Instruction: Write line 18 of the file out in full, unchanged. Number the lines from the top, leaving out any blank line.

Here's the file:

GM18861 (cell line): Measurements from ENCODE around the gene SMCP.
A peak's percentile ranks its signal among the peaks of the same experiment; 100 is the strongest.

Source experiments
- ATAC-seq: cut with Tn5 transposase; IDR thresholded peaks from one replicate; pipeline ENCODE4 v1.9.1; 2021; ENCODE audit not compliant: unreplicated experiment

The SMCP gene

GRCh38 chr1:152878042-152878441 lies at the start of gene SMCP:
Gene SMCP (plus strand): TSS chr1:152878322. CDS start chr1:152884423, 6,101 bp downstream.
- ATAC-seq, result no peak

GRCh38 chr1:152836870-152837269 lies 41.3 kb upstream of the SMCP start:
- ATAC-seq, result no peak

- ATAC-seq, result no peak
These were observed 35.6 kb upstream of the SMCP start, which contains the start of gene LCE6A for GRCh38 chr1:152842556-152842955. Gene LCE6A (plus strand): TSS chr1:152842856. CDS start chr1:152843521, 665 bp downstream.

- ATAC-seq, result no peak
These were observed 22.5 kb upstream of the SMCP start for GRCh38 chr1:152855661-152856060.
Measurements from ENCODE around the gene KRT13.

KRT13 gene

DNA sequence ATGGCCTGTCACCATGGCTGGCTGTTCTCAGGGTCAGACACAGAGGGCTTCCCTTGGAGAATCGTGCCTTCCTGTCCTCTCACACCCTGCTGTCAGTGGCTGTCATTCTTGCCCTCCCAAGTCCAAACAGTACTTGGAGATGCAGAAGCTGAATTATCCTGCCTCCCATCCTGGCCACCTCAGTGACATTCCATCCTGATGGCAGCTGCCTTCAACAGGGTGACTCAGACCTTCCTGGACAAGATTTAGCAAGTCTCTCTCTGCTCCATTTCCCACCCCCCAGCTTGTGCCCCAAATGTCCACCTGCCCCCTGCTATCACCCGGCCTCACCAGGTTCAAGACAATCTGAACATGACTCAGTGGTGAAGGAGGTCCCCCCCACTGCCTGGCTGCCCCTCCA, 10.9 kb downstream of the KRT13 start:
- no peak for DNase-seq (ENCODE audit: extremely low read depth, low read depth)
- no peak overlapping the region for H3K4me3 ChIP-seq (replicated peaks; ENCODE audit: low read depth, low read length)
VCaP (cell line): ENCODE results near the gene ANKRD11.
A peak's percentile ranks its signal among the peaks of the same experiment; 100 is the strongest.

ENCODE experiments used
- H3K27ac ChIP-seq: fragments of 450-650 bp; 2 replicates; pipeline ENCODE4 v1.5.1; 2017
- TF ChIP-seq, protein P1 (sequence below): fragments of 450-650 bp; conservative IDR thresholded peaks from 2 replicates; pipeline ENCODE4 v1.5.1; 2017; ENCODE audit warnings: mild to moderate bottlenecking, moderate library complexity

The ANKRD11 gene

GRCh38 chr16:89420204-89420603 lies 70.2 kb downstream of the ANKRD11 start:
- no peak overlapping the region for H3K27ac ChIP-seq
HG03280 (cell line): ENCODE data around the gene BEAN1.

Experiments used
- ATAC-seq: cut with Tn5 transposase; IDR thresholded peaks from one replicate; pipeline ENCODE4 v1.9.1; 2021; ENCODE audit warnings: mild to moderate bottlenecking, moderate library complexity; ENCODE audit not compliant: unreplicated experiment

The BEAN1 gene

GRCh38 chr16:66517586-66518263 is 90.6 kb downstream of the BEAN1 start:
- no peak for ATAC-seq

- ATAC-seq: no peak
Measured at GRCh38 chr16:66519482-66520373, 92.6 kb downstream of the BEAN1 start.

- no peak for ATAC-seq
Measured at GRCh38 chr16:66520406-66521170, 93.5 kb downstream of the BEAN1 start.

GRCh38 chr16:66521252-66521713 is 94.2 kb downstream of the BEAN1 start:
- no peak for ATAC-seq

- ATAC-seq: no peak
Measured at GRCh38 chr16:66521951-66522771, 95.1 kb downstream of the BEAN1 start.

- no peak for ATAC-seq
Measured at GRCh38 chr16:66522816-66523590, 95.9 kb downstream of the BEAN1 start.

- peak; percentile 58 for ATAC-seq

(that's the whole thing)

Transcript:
- no peak for DNase-seq (ENCODE audit: extremely low read depth, low read depth)